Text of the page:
Digital Decorating:

Top Tips for Creating Impactful Cap Designs

Learn how to optimize graphics for decorating caps and how to enhance headwear sales.

By Craig Mertens, Contributing Writer

April 30, 2021

Designing graphics for headwear requires a specific expertise. A full-front graphic that looks good on a T-shirt will not necessarily work on a hat.

A good headwear design is simple and readable from a short distance. Oftentimes, when trying to convert a corporate logo into cap art, the type needs to be so small to fit, it’s not readable. And there is a limit to the size of type that can be embroidered.

In this situation, you will need to create a simplified version for the client. Logos with unique shapes or intricate details may have to be modified.

For instance, a 1/8-inch serif font will not be readable if embroidered. When discussing converting a logo for a cap, get permission from the client to adjust the proportions of the text relative to the graphic elements. Your best choice will be a bold sans-serif font.

Symmetry is critical when designing for headwear. Usually, the graphic is centered on someone’s forehead. Basic shapes such as polygons, ovals, circles or triangles are ideal. This is partly why patches are so popular. They look good on caps.

A linear design presents challenges when embroidering or printing a cap, because if it’s not perfectly positioned, it will look crooked. One trick to reduce this issue is to have the type or the artwork arched. Another downside to linear is that the natural puckering effect of embroidery will be more noticeable as well.

Avoid Special Effects
Another tip is to avoid text effects such as gradients, multilayer outlines or drop shadows. When type is small, these make it even harder to read. They also can cause sewing issues, especially on an unstructured six-panel cap.

3D Puff embroidery is popular and looks great on a cap; however, it does present unique challenges. You must design with thicker lines and avoid fine detail or small design elements. For lettering, stick with simple block text.

Cap with 3D puff emblem I can supply one from World Emblem if you do not have one.
The good news is, once you’ve mastered the ability to create appropriate artwork for 3D puff, you can charge more. It is more complex to sew, but it adds a higher perceived value.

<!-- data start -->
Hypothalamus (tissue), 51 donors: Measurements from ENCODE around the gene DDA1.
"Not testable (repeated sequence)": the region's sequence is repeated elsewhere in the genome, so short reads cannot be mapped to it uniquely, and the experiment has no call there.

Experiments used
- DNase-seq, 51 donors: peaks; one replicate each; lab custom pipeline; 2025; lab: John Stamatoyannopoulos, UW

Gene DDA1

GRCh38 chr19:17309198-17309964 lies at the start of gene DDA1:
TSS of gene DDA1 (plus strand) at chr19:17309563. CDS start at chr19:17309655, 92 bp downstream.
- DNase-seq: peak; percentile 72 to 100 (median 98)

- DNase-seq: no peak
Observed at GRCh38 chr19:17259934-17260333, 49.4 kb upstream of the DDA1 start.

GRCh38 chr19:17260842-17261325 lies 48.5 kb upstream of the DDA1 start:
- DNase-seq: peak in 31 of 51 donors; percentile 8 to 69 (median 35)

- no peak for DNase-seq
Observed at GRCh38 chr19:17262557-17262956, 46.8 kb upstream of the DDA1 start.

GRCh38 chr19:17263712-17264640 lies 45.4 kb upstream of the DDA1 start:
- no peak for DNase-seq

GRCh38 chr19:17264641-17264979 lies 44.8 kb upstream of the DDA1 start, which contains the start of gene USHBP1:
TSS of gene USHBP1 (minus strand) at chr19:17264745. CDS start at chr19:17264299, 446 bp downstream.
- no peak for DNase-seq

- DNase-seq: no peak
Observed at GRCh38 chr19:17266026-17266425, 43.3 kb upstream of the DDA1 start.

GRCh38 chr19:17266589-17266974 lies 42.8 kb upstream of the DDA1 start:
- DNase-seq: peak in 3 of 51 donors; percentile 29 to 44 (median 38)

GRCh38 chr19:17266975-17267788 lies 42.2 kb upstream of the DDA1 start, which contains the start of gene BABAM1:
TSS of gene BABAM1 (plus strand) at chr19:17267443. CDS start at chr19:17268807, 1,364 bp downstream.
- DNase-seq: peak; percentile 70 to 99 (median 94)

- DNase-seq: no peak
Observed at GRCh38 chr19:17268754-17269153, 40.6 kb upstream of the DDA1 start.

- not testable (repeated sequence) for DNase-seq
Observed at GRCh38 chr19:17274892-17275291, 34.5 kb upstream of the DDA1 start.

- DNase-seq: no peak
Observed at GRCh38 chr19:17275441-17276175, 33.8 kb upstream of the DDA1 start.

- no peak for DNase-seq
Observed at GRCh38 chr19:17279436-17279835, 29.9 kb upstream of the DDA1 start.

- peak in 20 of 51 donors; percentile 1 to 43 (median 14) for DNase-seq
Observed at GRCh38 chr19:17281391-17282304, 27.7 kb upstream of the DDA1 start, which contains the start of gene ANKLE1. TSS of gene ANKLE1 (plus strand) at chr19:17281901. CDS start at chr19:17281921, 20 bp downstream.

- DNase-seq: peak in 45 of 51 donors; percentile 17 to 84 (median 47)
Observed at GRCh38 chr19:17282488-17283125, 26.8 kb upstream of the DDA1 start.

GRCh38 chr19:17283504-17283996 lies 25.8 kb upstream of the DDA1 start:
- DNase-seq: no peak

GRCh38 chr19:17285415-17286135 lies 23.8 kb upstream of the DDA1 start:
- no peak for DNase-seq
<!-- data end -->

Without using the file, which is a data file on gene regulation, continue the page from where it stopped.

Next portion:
Balancing A Design’s Height to Width
Aspect ratio is another important consideration when designing for caps. The dominant dimension is the height. There is more flexibility with the width. Tall, thin designs do not work well for headwear. Wider designs offer more options in terms of placement and are easier to read.

Every company has its own art creation workflow. Creating the design in a native vector application such as CorelDRAW or Adobe Illustrator gives you the most flexibility in terms of production processes. Once the design is created in vector, it can be adapted for embroidery using digitizing software.

There are now embroidery programs that create production-ready embroidery files from vector graphics without digitizing. This is an important technological advancement in embroidery as designs created for a printing process can easily be adapted for embroidery.

Upsell Opportunities
Creating coordinated looks between apparel and headwear also creates an upsell opportunity. Putting together a gallery of previous headwear designs is an invaluable tool for directing your clients into the type of artwork that works for headwear. Photography of finished products is also useful for social media.

A client does not know what you offer if they can’t see examples of the end product. Headwear stands alone as a product category, but it is also the ideal upsell opportunity. Would you like fries with that? Drop a complementary cap in with an order of polo shirts and generate a new order.

Purposefully designing graphics that are optimized for headwear creates better sell-through and alleviates production problems. There is a big difference between dropping a graphic on a hat versus purposefully designing something that showcases the text and graphic elements.

Craig Mertens is the general manager of Digital Art Solutions, Tempe, Ariz., a company that specializes in graphics software and stock art for screen printing, digital printing, laser engraving, rhinestone multi-decoration, heat applied graphics and embroidery. An industry veteran, Mertens has contributed articles to trade magazines and spoken at industry trade show seminars. He continues to do free webinars on a regular basis as part of the Digital Art Solutions’ Graphics Academy series. You can reach him at